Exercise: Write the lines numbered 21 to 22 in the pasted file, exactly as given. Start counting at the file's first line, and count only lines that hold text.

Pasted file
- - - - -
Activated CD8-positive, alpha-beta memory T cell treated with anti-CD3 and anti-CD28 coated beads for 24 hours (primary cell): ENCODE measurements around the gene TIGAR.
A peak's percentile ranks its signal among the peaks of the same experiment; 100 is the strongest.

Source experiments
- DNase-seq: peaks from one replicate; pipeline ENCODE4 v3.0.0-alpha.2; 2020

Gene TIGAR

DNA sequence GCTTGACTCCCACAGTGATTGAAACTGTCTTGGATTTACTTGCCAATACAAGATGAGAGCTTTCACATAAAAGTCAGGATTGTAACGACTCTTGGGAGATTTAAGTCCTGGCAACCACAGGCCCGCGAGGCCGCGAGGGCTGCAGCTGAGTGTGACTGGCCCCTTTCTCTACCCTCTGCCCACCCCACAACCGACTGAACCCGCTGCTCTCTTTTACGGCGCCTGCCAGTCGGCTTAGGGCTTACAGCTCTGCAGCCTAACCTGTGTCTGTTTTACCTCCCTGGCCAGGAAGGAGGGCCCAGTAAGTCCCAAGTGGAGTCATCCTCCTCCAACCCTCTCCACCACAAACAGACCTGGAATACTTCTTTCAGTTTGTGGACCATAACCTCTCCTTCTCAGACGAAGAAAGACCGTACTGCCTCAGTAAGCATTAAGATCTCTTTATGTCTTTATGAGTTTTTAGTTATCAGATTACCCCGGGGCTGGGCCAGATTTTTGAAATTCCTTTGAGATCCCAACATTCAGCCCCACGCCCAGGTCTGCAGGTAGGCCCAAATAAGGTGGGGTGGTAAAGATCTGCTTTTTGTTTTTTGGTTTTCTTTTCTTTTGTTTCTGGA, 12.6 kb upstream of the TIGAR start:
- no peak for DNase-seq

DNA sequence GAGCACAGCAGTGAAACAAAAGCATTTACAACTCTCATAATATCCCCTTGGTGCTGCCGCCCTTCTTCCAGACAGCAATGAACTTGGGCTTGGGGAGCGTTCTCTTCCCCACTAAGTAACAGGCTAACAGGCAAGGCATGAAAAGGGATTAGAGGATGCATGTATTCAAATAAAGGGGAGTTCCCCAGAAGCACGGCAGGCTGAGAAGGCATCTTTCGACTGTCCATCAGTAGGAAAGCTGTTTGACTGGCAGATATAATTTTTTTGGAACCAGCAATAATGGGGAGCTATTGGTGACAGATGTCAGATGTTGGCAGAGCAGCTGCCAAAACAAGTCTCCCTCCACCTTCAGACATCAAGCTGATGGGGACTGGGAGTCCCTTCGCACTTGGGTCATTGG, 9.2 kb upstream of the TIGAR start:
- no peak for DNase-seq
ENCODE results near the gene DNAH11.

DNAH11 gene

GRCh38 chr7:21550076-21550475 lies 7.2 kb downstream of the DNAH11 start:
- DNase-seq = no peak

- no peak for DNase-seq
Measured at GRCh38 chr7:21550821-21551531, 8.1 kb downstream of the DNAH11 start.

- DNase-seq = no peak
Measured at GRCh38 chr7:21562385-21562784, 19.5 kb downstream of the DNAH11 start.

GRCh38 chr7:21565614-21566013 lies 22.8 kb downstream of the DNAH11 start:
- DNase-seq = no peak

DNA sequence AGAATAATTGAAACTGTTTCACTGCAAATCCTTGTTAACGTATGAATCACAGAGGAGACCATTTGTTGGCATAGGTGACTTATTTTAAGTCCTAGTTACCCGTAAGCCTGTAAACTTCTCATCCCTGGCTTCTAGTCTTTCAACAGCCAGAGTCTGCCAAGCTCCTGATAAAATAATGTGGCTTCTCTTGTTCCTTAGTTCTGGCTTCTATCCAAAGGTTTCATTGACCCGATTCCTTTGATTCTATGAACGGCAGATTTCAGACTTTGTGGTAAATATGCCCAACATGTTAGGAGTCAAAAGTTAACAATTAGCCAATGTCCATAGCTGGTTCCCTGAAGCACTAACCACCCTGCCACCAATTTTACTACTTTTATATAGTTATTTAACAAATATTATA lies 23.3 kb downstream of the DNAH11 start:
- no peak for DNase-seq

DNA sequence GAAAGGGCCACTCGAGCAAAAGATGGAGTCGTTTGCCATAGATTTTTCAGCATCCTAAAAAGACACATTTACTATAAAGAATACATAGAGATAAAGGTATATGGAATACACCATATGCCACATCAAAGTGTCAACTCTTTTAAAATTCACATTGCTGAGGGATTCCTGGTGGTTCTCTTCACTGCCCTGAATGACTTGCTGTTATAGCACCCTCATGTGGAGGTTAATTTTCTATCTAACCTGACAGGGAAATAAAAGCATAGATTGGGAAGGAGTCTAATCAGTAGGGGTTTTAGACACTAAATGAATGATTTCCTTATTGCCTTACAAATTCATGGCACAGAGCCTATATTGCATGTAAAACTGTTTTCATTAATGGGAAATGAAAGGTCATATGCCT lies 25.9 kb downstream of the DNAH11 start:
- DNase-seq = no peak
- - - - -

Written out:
- no peak for DNase-seq

DNA sequence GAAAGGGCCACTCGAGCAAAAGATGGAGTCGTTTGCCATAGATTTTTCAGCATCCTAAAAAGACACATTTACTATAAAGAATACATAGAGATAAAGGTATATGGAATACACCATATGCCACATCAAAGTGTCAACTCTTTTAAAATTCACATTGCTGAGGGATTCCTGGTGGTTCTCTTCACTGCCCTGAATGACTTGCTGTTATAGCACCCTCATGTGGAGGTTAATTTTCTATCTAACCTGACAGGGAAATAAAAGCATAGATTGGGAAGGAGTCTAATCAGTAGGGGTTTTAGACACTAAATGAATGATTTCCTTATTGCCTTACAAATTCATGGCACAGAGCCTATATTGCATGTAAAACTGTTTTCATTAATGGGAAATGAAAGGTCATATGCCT lies 25.9 kb downstream of the DNAH11 start: